Gothic: new piano music from Ireland is the title of a métier records CD (msv28549) released by the Divine Art recordings group this past year (2014). It features the New Music specialist Mary Dullea, playing pieces by Ed Bennett, Benjamin Dwyer, David Fennessy, Frank Lyons, John McLachlan, Gráinne Mulvey and Jonathan Mangle, all seven Irish, all seven young talents, all under 40, all but one male, each and every one writing original music that explores the technical and musical possibilities of the piano.
Ed Bennett authors Gothic , which is both the title of his eight-minute study in overtones and sympathetic vibrations and the title of the CD. The piece is mysterious, off-beat, calling for the pianist to do some humming and some percussive playing of cluster chords that alternate with tremolos and trills in the upper register of the keyboard. The effect achieved by Ms. Dullea’s authoritative playing and vocalizing is eerie and consonant with the composer’s intention to draw an image of “… a huge, resonant space.”
David Fennessy’s the first thing, the last thing and everything in between is a memorial to the late Scottish poet and playwright Tom McGrath. The composer hints at his intentions, saying that “…lingering in the resonance of the repeated piano chords you might be able to make out some of the Aria from Bach’s ‘Goldberg Variations’…”
The composition is tonal, quiet, meditative, reflecting on the absence of a beloved friend, and quite affecting. grow quiet gradually by Jonathan Nangle builds on a brief (5 minute) composition utilizing two chords that morph, interact, and repeat within minimalist parameters, all to great effect.
Tease , for piano and live electronics, is the work of Frank Lyons. Structured in twelve short movements (which can be played in any sequence) that lead to a brief coda, the teasing involves eliciting and coaxing from the piano sounds created by plucking, hitting, strumming and scratching the strings inside the piano, knocking on the outside of the instrument, depressing but not striking certain keys while playing others, and by a coordinated use of the sustaining pedal.
Ms. Dullea excels in this piece, dedicated to her by the composer, creating sounds akin to those of a Japanese Samisen, a harpsichord, a celesta, a glockenspiel and, once in a while, a piano, and executing intricate rhythmic patterns that would not be out of place in an Indian raga.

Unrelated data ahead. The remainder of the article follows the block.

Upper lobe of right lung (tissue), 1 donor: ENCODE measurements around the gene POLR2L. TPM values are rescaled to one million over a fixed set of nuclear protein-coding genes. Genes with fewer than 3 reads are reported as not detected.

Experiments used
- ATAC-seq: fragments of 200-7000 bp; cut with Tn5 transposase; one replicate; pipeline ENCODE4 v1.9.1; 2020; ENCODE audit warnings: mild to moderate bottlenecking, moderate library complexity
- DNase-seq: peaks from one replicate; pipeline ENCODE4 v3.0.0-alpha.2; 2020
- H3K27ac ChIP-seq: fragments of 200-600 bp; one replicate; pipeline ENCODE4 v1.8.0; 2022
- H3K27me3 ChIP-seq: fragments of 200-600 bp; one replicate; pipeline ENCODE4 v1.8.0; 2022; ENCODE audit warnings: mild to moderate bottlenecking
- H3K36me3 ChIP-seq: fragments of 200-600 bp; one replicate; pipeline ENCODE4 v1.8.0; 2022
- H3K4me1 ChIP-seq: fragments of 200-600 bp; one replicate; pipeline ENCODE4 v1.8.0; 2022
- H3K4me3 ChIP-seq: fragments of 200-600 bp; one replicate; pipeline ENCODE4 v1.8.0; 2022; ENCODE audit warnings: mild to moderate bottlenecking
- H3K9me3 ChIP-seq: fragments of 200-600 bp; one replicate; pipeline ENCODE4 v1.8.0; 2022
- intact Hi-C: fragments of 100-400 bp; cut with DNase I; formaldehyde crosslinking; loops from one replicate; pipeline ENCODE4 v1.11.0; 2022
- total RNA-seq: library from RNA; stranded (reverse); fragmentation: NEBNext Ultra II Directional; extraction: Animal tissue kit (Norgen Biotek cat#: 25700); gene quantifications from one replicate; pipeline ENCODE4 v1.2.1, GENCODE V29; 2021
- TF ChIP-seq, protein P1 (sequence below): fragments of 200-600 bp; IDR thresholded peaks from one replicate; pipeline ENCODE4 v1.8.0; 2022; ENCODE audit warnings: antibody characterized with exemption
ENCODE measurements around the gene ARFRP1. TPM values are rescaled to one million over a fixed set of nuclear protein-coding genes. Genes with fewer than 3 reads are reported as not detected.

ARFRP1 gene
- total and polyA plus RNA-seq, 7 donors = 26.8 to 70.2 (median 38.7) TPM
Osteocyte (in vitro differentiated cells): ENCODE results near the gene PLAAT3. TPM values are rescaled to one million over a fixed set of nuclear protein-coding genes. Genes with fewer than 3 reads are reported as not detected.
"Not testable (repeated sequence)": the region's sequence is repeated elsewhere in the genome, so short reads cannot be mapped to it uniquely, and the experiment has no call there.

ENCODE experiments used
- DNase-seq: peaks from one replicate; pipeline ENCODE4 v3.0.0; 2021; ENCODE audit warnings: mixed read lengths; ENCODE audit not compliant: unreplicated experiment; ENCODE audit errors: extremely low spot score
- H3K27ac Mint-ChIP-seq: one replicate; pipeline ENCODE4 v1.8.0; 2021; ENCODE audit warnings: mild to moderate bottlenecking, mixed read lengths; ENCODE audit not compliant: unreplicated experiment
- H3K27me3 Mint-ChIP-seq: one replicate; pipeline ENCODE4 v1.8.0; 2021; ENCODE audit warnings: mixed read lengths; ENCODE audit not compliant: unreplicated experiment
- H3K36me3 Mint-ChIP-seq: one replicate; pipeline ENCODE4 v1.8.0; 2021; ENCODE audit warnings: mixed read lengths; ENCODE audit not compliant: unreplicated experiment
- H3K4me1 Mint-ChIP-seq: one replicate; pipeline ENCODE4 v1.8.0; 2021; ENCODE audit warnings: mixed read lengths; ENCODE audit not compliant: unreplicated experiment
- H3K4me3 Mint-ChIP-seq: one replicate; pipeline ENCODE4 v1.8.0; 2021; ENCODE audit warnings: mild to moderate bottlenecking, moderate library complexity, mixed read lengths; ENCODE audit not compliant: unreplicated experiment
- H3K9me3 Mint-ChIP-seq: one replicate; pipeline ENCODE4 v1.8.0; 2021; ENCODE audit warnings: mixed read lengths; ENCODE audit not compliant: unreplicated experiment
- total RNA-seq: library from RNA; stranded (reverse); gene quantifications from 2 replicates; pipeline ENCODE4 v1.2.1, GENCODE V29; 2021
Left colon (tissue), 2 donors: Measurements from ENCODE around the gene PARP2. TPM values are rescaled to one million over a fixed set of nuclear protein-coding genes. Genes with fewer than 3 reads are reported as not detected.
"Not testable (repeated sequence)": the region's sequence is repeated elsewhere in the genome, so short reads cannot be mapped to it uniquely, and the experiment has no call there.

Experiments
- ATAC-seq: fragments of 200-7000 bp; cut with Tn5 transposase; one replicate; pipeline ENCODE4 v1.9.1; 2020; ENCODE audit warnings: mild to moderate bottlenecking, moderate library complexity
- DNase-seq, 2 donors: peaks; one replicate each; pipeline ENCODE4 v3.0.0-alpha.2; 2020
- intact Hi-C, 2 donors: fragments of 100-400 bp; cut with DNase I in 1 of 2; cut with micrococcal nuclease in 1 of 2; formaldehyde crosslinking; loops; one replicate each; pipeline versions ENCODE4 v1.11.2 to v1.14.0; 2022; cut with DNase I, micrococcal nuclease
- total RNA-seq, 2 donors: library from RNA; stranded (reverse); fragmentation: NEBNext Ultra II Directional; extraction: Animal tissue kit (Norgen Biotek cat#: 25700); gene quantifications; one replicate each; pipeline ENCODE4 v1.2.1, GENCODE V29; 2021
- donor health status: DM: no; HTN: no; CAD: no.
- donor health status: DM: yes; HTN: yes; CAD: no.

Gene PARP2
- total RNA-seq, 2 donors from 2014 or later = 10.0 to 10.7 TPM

Nine , by John McLachlan, by far the lengthiest composition in the album clocks in at just over fourteen minutes. The work is made up of nine miniatures, given titles in Italian, Spanish, Sanskrit, Greek, Latin and Finnish. The titles hint at what’s to come: harp…scale…bliss…waves…cloud…golden…illusion…hiccup…hurry . The style of each little piece sends one’s imagination and musical memory reeling, some of them evoking French Impressionism, some jazzy in feel, some reminiscent of the miniatures for piano of Webern, and none of them in any way, shape or form derivative.
Etude, by Gráinne Mulvey is in four parts: three sections, each with its own melodic and rhythmic and harmonic agenda, all three united by a chord sequence that unites them, the last followed by a brief and lively coda.
The CD closes with Benjamin Dwyer’s Homenaje a Maurice Ohana . It is a sober and at times somber work, as the composer himself hints: “…a series of heavy chords which I have always associated with falling tombstones.” The mood is Spanish, but not sunny, the movements are titled in Spanish. The music is sparse, at times desolate, like many of the landscapes of southern Spain. Dwyer’s background as a guitarist of note is in evidence.
All in all this is a very fine sampler of new music from Ireland, all of it excellently played by Mary Dullea. The CD was recorded at Catalia Hall, Ballytobin, County Kilkenny, Ireland in 2014, engineered and produced by Chris Corrigan. The sound is excellent and intimate.